Furniture Biz 101
Uncommon Common Sense #5
I believe that ‘common sense' should be a large part of marketing furniture at retail. I have been posting examples of common sense marketing since my post of August 19 because I would like to cause the reader to think about whether his/her business uses common sense strategies and tactics. Sometimes, these common sense decisions may not be epic. But, they also may be the difference between achieving moderate and excellent success. If one disagrees with my viewpoints that is fine. At least I was able to inspire some reflection. This is Common Sense Example #5.
Common Sense Example #5 Merchandise Selections. As a merchant, this is a major sticking point with me. I have been on so many selling floors particularly in promotional retail showrooms and am underwhelmed by the sameness in some of the assortments. Not in all showrooms, of course, but in many. I suppose it is human nature to take the attitude that, "if it works, do it again"; but buyers need to use some common sense. Yes, earth tones will likely be the best seller...but every cover need not be an earth tone. Why? Because there are customers that would like to have color. Yes, Microfibers represent a high percentage of fabric upholstery sold. But, how many does a store need to offer a good selection. Bustle or Pub backs are popular style elements in promotional leather furniture. But, every leather sofa should not have one.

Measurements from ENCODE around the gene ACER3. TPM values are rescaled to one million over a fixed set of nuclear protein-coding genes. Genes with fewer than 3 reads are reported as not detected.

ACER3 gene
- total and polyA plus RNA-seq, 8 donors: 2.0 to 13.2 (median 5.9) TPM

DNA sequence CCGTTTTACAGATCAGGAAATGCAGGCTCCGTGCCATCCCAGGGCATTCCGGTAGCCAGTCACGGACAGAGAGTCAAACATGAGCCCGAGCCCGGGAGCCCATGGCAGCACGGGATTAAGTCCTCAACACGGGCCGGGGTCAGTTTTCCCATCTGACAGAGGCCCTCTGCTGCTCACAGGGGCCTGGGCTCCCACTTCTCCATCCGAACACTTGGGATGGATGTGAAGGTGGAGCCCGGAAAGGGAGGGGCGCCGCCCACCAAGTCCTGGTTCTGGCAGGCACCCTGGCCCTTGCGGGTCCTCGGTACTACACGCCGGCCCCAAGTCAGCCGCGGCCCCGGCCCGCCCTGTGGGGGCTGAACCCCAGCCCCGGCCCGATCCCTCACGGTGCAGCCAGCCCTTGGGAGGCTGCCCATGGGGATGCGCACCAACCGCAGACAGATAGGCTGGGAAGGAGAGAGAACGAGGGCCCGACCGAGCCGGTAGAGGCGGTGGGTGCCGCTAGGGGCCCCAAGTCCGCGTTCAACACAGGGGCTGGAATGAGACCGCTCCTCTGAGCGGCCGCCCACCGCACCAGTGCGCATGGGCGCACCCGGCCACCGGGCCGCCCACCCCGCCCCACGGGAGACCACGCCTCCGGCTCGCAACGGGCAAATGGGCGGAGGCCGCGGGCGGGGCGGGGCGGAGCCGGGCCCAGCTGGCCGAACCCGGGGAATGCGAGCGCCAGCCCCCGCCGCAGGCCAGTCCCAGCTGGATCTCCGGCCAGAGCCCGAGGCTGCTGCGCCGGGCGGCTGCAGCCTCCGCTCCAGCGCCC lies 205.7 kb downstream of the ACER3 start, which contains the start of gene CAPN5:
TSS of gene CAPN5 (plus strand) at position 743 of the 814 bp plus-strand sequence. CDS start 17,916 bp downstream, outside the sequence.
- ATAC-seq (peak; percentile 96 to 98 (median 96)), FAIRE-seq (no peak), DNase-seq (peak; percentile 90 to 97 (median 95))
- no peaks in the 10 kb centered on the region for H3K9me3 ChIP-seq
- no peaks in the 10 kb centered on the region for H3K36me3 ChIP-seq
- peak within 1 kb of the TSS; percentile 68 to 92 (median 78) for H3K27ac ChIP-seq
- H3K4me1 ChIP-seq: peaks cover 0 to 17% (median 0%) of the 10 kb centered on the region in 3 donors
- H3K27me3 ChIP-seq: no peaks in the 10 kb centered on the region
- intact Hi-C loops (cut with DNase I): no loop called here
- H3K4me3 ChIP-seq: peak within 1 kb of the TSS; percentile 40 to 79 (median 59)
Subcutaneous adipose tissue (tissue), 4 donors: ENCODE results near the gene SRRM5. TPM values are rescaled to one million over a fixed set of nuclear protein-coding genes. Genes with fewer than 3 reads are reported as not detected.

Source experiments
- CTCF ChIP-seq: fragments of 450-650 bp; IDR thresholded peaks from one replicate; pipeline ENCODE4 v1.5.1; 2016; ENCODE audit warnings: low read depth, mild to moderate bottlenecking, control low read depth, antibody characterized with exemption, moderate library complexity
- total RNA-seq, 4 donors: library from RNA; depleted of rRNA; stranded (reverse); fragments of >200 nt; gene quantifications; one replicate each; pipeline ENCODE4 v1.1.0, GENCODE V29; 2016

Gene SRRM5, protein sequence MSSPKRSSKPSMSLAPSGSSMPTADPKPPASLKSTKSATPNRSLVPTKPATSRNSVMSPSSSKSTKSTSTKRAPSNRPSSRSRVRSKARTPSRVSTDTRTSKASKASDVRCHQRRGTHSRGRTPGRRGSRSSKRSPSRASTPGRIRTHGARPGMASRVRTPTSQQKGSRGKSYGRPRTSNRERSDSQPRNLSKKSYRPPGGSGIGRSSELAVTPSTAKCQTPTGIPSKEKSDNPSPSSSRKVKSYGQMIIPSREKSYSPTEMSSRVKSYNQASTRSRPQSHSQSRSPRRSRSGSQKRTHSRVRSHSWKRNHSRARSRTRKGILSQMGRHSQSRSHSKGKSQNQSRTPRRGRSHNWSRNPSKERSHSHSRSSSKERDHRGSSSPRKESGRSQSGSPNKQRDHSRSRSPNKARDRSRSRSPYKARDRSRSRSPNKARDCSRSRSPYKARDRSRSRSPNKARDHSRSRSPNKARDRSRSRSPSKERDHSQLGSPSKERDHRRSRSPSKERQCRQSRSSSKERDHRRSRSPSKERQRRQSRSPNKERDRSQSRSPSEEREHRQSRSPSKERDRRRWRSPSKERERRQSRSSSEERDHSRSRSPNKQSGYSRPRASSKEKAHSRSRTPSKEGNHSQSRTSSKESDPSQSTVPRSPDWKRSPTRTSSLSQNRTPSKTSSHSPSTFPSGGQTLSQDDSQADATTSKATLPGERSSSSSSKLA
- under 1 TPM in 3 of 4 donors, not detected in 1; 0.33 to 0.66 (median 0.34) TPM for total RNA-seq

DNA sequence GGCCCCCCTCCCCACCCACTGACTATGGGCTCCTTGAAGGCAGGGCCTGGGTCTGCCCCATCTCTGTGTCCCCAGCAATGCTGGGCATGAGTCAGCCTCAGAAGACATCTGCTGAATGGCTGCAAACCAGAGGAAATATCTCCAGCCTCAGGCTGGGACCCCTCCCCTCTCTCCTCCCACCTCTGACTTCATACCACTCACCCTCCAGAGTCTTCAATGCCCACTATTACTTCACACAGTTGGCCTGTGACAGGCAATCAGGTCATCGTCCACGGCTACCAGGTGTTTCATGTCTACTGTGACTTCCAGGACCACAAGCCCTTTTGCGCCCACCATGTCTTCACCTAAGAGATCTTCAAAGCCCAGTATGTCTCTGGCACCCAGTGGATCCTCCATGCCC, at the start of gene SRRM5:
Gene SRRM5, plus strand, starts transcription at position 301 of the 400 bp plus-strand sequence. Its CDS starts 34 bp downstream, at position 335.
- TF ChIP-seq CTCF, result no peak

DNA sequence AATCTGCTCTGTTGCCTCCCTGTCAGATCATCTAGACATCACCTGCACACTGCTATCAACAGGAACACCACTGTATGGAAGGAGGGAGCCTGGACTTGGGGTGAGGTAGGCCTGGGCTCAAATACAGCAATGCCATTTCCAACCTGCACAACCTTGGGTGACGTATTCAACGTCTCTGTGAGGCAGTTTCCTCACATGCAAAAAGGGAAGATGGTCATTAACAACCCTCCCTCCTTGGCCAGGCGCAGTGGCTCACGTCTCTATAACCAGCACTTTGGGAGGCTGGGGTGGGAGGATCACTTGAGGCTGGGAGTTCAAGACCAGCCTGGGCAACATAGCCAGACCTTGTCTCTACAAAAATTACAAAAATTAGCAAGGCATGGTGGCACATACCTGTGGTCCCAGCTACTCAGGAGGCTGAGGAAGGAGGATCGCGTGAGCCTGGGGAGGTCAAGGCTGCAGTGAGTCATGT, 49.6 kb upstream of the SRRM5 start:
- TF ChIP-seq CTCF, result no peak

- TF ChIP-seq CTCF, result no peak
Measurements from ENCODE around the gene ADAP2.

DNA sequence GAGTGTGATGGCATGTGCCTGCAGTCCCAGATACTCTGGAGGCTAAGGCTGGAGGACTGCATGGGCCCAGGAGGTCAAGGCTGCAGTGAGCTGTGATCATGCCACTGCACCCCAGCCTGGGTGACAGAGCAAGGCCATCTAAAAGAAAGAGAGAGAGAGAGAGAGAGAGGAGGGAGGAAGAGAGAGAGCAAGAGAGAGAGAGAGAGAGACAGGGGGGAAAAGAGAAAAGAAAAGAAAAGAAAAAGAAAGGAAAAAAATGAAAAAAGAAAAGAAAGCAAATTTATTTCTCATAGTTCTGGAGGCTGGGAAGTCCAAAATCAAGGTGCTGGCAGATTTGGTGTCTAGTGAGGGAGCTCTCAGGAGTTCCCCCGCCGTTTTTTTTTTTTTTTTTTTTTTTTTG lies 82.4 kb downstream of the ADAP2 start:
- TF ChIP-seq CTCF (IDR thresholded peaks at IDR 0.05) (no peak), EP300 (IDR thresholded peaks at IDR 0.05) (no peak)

As a professional buyer, it is one's responsibility to create a selection of merchandise in the category with the broadest possible appeal to the demographic the store has identified while still offering enough of the best selling products at the price points in which the retailer competes. That is the job. It makes little sense to me to offer five tan, bustle back leather sofas at $1299, each with a little different arm treatment when one or two will do. It is overkill and something in the assortment will be shortchanged because of it. When a customer visits a furniture store he or she is expecting a selection; potential customers want to be able to make a choice; items he/she can say ‘no' to until the ‘perfect' choice is revealed. This is really the point: every SKU will not sell at the same rate as every other SKU in the category. One sofa selling at the rate of 4 per month may be performing well while another at 10 per month may be weak. But, in either case, there must be a varied enough selection for customers to make a choice. It is only makes common sense.
Steve Lowsky, President/CEO of Middle Market Strategies on what makes a company great now